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Teacher Amy Murray at her school in Calgary.Jeff McIntosh/The Globe and Mail

Just over a week ago, I wrote a story. Or rather, it was a dozen stories, all rolled into one.

It was a true story, drawn from my experience as a teacher and administrator, now at the Calgary French and International School, and the experiences of my teacher friends, all over the world.

It was a true representation of a situation I have been through many times: an encounter with a parent, worried about what she has heard about THAT child, the one who hits, kicks and disrupts her own child's class. It was the story of how that difficult conversation goes for me, in my school. It was also the story I can never tell, during that conversation: That THAT child's parents are in the middle of a horrendous divorce; That THAT child has witnessed domestic violence; That THAT child is on medication that makes him agitated. And then there are the good things that I also can't tell: that THAT child knows more about thunderstorms than most meteorologists; that I've been tracking THAT child's aggressive incidents for months, and she's dropped from five a day, to three a week; that THAT child strokes her best friend's hair at rest time; that she whispers "you are my sunshine" to her baby sister every morning before her mom pushes the stroller away.

It wasn't just MY story. It was THAT child's story, too. And, because THAT child is, or could be, ANY child, it was also EVERY child's story.

I wrote the story, thinking of all THOSE children I have known over the years; how much I have loved them, wept over them, worked and worried for them; how much I miss the ones who have moved on.

I knew it was a teacher's story. I hoped it was MOST teachers' story. As teachers, it is our sacred duty to love and value EVERY child, to treat them with dignity and compassion all the time. Even when he is pouring milk on the floor. Even when she drops the F-bomb in gym class.

That was the story I thought I wrote: the story of teachers, and of the children we love.

And then the comments started. And my blog stats started to climb. And the blogging platform crashed under the weight of hundreds of thousands of parents, teachers, people seeking out this story. And I realized that MY story was not just MY story.

I learned that teachers need a voice. They walk this line every day – the one between the needs of ONE child and the needs of ALL the children. They split themselves in a million directions, spread themselves thinner than ice on a puddle, to make sure every child is seen, heard, loved, valued.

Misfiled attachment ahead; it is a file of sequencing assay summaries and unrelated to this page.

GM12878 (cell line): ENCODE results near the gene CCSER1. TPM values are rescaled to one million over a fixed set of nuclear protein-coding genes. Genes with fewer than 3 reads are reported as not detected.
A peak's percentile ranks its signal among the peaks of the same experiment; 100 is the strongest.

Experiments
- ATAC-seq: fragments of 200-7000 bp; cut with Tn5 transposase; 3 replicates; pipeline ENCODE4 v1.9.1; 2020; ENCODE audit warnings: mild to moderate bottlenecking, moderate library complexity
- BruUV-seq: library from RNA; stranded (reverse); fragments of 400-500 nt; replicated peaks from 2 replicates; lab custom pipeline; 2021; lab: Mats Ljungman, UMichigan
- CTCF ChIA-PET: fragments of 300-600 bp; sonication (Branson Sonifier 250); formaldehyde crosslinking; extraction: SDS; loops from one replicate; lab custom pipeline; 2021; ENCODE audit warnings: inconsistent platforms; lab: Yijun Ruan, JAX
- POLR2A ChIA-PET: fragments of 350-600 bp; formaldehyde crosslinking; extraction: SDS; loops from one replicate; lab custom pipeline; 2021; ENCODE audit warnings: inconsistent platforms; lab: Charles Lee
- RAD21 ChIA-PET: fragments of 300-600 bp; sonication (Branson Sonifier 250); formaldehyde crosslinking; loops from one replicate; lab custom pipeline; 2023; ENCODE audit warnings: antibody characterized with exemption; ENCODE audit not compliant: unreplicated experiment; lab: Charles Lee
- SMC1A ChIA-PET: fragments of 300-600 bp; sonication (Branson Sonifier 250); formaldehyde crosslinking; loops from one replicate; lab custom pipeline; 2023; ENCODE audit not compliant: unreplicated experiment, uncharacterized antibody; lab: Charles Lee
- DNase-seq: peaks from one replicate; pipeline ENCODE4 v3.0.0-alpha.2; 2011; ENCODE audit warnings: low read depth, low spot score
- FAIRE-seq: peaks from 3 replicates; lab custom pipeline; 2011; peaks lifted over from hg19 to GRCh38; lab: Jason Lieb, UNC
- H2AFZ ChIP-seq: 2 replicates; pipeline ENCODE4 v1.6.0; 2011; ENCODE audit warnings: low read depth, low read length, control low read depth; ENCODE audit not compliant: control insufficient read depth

I learned that there are so many more sizes and shapes and varieties of THAT child than I ever dreamed; that the parents of THAT child have suffered more than I ever imagined. Their stories broke my heart: dismissal, humiliation, recriminations, from the communities that they had trusted to educate their child and support their families. I don't know why their child's dignity was not honoured. I don't know why their confidentiality was betrayed. I don't know how to make that right.

I learned that the other side of my story was the story of the children in THAT child's class. My knees weakened, at their anger and fear; at the horrors of children stabbed with pencils, choked with shoelaces, pushed down staircases, by THAT child. The responsibility of comforting them was suffocating. What do I know? What can I say, to fix what has happened to them? It is not okay, it is never okay, for a child to come home with stitches.… Their stories are just as real and sad and scary as THAT child's story.

The stories of gratitude, of love, of kindness and healing, were easy to carry – lightweight, even buoyant. But the stories of pain, of anger, loneliness were heavy. I didn't know how to carry them, where to put them, how to honour, comfort, reassure the parents and children and grown-up children who had trusted me with their stories.

And then … I didn't have to.

They started helping each other, linking their stories together. Right there, in the comments, before my eyes, they wove their stories together, filling the gaps, healing the scars, one story at a time.

Grown-up versions of THOSE kids and THEIR parents, shared their stories: of happy, healthy, productive adulthoods.

Parents of children who had been hurt by a classmate started telling each other what had helped, at school and at home.

Teachers listened, shared factual information about rights to education, to specialist services, to family support.

Grown-up THAT KIDS thanked the teachers, neighbours, principals, who had seen them, heard them, loved them.

And so, 1.5 million blog hits, 827 comments, 12 different syndication posts later, what have I learned?

Perhaps, there is no THAT kid or THIS kid – only THESE kids, all of them. THESE kids are 3, 8, 15, 22 years old. They are shy and bossy, big and tiny, boys and girls, "victims" and "aggressors." They are average. They are gifted. They are loved by two parents, one parent, grandparents, foster parents, step-parents. They go to private, public, charter, home school. They have autism. They have ADHD. They have freckles.

To love THESE kids, to raise and educate and honour them, we have to live the clichés.

We have to be the village – the one that is required to raise THESE kids, to heal and help all of them. We have to walk the miles – the ones that can only happen in the shoes of THAT kid, THIS kid, their families, their teachers. We can never say "never," because the line between THAT kid and THIS kid is razor-thin, and either one of them can cross it in a heartbeat.

We have to tell our stories.

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